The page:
To be sure, all biblical texts that can be dated at all furnish important historical information. They reveal facts concerning the period in which they were written, but they do not necessarily contain literally accurate accounts of the events they report.
The historical core
Israel's life was a part of the history of the ancient Near East. Like the other small nations of the eastern Mediterranean, Israel was at the mercy of the major powers of Egypt, Assyria, and Babylonia and could prosper independently only when they were in decline or preoccupied with struggles among themselves.
Early history and development of Israel
A considerable body of information concerning the history of the ancient Near East is available from the 3d millennium BC on, but a detailed history of Israel can begin only about the time of David (1000‑961 BC). This does not mean that nothing at all can be said about the preceding eras, or that all the reports of events before David are inaccurate. It does mean that historical evidence can be separated from later interpretation only with difficulty, and that relatively few details can be known with certainty. The Genesis stories of the patriarchs, for example, are not intended as history. History deals with public events; the accounts of the patriarchs are family stories, concerned for the most part with private matters. Archaeological evidence, however, has shown that the background or setting of the stories gives a reasonable picture of life in the late Bronze Age. The stories suggest that the ancestors of Israel were semi-nomads and provide an indication of their religious beliefs and practices.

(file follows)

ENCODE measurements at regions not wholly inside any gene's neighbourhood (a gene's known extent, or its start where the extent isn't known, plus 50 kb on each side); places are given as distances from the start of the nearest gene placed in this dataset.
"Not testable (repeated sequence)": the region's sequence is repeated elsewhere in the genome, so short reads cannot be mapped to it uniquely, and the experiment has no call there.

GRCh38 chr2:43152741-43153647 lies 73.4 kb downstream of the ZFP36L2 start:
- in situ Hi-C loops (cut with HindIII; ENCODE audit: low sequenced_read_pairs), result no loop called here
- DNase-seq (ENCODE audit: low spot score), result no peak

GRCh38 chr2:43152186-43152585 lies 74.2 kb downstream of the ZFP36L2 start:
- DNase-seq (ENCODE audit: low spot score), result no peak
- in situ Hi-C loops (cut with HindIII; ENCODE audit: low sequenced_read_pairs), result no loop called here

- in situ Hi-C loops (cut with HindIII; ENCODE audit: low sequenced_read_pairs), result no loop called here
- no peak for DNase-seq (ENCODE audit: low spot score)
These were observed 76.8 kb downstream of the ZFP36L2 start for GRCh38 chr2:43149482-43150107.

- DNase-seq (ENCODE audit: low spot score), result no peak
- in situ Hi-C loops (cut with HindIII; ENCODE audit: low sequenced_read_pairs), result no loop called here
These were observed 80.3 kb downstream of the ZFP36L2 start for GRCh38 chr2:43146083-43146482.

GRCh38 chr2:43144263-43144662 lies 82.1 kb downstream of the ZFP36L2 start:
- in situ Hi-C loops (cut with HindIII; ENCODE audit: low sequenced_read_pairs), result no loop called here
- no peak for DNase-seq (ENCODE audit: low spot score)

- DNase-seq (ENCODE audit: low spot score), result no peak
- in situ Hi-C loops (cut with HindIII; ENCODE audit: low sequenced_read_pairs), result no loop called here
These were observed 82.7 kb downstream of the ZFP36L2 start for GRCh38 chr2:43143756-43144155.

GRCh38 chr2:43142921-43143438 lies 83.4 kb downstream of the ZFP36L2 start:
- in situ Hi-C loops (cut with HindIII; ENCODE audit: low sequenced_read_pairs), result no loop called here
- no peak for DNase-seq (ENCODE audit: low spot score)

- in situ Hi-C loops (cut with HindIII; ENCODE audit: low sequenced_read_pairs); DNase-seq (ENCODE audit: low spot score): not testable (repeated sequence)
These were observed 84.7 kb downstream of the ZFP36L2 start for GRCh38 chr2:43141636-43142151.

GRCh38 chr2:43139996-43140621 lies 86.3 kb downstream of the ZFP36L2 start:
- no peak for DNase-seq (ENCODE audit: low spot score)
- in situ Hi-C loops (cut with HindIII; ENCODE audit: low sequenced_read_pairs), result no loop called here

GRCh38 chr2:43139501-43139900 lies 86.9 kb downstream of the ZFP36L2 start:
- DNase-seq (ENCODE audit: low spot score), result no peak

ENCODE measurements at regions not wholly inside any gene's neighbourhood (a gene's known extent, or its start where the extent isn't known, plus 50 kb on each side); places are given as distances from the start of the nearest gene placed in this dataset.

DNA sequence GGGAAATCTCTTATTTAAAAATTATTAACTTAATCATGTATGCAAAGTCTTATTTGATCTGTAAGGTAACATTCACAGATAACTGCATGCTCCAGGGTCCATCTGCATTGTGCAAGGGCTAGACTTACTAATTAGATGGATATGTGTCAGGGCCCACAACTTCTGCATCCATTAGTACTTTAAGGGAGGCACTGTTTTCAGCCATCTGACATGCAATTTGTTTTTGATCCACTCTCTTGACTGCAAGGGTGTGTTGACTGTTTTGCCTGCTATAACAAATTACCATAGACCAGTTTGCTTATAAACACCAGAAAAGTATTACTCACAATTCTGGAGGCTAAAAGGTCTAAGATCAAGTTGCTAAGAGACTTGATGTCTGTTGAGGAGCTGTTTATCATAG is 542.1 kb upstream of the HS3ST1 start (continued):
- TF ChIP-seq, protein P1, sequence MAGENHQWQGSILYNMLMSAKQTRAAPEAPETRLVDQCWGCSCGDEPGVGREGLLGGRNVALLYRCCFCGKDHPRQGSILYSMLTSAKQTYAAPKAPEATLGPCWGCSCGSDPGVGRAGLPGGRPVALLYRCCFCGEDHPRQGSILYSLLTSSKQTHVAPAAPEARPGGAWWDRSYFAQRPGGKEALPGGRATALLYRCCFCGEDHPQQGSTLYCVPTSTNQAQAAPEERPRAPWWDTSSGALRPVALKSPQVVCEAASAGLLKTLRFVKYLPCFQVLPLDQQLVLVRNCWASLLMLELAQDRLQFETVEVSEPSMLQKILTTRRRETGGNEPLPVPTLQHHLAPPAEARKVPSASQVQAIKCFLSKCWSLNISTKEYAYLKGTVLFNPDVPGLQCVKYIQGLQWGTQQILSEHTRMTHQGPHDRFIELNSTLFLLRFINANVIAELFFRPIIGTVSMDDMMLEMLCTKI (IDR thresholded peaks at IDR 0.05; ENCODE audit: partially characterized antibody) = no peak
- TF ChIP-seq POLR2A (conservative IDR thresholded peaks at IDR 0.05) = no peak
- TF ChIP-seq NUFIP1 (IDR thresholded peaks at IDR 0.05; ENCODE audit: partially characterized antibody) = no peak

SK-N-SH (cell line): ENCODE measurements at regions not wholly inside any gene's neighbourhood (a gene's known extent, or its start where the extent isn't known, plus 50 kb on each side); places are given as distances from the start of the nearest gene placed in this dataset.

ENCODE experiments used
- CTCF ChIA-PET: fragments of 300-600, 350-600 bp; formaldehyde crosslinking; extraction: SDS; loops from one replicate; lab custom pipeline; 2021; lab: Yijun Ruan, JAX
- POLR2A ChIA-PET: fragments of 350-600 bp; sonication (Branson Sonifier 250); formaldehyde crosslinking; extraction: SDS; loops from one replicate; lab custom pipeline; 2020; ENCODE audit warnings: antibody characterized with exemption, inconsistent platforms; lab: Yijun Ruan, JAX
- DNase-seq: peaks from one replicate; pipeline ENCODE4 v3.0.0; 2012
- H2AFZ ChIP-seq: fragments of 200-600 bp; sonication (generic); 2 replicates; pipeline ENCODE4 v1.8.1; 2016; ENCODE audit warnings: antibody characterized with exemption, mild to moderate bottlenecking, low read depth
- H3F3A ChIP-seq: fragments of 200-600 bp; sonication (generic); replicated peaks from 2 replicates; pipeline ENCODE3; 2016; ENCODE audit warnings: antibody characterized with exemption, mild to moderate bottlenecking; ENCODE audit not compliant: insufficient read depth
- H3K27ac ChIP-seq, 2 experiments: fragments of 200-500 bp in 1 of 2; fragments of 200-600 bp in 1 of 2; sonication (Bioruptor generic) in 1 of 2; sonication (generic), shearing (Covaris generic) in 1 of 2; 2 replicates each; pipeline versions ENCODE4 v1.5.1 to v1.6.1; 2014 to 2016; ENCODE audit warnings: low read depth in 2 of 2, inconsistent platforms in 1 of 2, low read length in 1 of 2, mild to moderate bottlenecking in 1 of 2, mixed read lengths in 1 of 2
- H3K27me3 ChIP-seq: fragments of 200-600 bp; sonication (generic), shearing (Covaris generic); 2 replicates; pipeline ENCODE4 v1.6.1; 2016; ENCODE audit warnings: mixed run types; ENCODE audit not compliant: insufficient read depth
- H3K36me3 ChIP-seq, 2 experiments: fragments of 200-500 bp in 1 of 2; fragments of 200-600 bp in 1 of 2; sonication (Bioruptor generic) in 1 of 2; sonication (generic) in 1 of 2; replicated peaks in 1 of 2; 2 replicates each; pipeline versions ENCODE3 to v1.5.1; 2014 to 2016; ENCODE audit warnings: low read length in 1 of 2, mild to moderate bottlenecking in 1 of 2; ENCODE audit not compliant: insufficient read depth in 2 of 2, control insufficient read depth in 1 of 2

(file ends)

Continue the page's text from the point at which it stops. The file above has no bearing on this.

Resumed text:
Careful analysis of the biblical record and judicious use of archaeological evidence suggest a date for the exodus from Egypt in the second half of the 13th century BC. The route of the exodus however, is unknown; the Old Testament preserves at least two major traditions on that point. Not all of Israel would have been involved, and most likely only the Joseph tribes.